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Title:Compositional Design Elements and Stylistic Influences in Benjamin Britten's "A Boy Was Born
Author(s):Sieck, Stephen Michael
Doctoral Committee Chair(s):Stoltzfus, Fred
Department / Program:Music
Degree Granting Institution:University of Illinois at Urbana-Champaign
Abstract:Benjamin Britten (1913-1976) composed A Boy Was Born at the Royal College of Music during his third and final year of study, 1932-1933. This choral work is constructed as a theme and six variations, lasting approximately 30 minutes. The work has received little treatment in Britten scholarship. This dissertation aims to provide a substantial analysis of the work that demonstrates the consistent presence of the following compositional design elements: pentatonic collections, ostinato, non-tertian harmony, the creation and manipulation of musical motives and cells, discrete use of 'stillness', and the layering of multiple elements. The dissertation will put the composition in the context of Britten's first nineteen years, both from his public and private narratives. The dissertation also examines other compositions that were stylistic influences, namely Walton's Belshazzar's Feast, Vaughan Williams' Fantasia on Christmas Carols, and Stravinsky's Petrushka, and compares the compositional design elements in A Boy Was Born to later Britten works, namely Hymn to St. Cecilia, A Ceremony of Carols, Peter Grimes, and War Requiem. .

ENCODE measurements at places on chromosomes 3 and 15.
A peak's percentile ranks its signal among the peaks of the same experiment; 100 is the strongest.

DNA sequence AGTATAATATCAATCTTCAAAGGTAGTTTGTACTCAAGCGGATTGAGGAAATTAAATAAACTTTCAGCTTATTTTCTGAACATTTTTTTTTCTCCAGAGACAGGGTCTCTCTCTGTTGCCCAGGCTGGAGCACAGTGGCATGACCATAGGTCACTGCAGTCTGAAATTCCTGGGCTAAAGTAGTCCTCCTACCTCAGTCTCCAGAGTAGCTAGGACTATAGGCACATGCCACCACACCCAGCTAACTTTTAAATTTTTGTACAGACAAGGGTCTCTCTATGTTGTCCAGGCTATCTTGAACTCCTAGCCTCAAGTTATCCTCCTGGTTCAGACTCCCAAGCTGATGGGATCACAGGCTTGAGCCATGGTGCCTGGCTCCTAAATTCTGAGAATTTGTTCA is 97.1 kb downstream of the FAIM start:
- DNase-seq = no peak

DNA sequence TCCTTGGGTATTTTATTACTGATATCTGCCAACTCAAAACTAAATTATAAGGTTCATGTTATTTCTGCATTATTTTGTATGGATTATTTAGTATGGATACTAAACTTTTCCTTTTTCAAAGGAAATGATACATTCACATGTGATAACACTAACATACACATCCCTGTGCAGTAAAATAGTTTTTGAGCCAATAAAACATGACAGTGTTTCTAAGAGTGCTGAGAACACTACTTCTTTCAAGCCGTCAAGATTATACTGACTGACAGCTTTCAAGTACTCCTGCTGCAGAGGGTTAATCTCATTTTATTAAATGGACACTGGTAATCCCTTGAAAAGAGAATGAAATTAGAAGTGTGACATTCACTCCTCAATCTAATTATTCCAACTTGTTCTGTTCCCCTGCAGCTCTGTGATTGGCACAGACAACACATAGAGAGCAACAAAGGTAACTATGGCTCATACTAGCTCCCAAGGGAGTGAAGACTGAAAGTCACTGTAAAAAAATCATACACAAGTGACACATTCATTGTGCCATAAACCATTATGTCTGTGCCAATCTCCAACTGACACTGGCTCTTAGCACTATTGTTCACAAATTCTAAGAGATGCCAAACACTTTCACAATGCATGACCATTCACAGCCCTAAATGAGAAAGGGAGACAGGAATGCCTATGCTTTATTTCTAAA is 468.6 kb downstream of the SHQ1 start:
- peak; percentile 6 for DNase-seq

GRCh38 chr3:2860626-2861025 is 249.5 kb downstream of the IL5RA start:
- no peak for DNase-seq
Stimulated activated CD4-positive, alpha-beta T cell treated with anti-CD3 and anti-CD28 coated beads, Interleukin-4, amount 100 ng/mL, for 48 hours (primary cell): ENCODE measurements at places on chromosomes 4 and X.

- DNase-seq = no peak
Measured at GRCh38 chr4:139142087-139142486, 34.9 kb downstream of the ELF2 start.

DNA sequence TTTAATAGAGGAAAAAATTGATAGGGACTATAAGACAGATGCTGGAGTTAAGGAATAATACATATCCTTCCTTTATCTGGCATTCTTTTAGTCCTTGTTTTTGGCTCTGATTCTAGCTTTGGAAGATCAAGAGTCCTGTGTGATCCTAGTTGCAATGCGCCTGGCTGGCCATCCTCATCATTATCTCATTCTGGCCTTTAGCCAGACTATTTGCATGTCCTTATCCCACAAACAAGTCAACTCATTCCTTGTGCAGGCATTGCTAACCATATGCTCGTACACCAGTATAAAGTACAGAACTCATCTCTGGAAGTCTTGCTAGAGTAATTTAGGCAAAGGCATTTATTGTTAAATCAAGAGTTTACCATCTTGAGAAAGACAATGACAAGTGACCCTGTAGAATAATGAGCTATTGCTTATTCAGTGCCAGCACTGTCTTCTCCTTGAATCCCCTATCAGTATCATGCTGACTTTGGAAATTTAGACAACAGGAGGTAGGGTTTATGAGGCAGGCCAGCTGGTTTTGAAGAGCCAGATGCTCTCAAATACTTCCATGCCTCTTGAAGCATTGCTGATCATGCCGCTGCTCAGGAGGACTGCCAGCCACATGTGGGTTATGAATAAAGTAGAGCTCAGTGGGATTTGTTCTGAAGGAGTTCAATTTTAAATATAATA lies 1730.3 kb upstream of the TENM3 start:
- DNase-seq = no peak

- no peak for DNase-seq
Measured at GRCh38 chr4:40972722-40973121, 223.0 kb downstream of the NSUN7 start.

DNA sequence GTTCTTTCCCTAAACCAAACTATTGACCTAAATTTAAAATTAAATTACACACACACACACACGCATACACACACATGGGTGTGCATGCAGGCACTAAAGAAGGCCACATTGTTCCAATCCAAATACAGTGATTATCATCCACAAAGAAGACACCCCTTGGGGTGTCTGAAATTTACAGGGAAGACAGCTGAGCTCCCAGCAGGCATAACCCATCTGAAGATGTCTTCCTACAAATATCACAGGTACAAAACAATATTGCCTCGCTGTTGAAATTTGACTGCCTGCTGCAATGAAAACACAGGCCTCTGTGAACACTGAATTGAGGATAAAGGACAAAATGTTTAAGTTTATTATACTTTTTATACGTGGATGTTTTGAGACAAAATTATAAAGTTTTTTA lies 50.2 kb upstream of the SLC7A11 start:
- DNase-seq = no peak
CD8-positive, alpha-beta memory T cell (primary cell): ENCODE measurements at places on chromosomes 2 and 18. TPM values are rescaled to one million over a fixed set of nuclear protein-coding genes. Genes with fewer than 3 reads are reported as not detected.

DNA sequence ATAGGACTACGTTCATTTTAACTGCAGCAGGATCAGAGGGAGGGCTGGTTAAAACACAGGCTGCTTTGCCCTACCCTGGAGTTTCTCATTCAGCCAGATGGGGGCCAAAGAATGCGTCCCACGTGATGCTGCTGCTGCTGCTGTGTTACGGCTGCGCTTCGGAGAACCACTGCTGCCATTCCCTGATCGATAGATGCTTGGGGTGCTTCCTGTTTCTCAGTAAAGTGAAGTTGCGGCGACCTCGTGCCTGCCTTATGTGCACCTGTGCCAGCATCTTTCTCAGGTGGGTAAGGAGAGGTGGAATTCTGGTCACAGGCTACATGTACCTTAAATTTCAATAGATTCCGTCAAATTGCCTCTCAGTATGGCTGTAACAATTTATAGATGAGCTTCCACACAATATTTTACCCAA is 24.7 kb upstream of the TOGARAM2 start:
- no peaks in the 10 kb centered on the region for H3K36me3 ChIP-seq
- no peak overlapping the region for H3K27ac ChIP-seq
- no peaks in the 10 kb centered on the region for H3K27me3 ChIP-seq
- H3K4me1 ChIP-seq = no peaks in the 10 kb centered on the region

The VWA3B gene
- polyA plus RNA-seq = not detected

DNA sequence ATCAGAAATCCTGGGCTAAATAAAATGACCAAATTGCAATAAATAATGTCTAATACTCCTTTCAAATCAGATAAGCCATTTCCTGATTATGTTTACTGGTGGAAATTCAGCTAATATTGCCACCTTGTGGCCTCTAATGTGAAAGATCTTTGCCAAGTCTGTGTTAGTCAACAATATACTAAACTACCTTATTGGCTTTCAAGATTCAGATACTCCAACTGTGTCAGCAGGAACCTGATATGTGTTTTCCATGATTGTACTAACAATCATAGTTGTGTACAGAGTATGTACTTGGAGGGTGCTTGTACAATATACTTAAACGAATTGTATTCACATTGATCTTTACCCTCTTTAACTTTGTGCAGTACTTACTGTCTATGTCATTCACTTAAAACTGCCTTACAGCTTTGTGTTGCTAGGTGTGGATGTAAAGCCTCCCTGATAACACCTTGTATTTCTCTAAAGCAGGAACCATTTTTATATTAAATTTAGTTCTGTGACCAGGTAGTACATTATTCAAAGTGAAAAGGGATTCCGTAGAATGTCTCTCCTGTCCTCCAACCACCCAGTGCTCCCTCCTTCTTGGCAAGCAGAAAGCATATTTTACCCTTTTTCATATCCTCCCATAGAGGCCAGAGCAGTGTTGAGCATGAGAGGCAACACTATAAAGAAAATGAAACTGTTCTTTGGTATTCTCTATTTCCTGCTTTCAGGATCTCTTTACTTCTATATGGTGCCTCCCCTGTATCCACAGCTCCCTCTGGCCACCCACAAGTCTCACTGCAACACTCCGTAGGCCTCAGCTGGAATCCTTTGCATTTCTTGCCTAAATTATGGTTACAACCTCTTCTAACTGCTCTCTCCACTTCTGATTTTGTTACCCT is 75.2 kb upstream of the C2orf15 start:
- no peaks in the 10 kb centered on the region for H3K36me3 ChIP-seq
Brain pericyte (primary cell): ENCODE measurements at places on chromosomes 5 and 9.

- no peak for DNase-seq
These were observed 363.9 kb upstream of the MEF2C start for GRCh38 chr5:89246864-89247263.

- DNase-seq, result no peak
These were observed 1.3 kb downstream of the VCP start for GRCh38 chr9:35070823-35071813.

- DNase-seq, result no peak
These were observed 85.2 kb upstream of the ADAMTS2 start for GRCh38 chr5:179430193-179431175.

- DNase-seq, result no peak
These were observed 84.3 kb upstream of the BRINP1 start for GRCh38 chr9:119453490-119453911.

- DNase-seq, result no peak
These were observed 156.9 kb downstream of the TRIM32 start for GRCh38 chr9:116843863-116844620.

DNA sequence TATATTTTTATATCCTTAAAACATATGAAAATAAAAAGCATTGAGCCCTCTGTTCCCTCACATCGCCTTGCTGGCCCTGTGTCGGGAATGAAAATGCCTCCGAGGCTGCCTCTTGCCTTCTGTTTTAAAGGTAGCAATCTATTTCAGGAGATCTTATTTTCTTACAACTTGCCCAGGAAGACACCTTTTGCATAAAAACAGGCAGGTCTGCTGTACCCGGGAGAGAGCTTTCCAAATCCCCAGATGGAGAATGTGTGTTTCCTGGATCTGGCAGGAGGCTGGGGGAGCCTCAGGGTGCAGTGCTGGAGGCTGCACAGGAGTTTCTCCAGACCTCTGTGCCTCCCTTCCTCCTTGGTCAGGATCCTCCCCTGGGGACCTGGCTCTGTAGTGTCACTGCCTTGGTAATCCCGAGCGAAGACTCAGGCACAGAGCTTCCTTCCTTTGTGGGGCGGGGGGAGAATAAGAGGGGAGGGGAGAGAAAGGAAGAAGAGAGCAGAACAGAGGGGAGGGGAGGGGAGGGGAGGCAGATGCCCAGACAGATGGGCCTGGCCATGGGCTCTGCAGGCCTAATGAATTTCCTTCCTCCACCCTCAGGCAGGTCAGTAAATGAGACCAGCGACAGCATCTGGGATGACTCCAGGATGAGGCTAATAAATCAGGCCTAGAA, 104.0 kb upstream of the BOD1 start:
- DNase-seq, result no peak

Issue Date:2006
Description:195 p.
Thesis (D.M.A.)--University of Illinois at Urbana-Champaign, 2006.
Other Identifier(s):(MiAaPQ)AAI3242993
Date Available in IDEALS:2015-09-25
Date Deposited:2006

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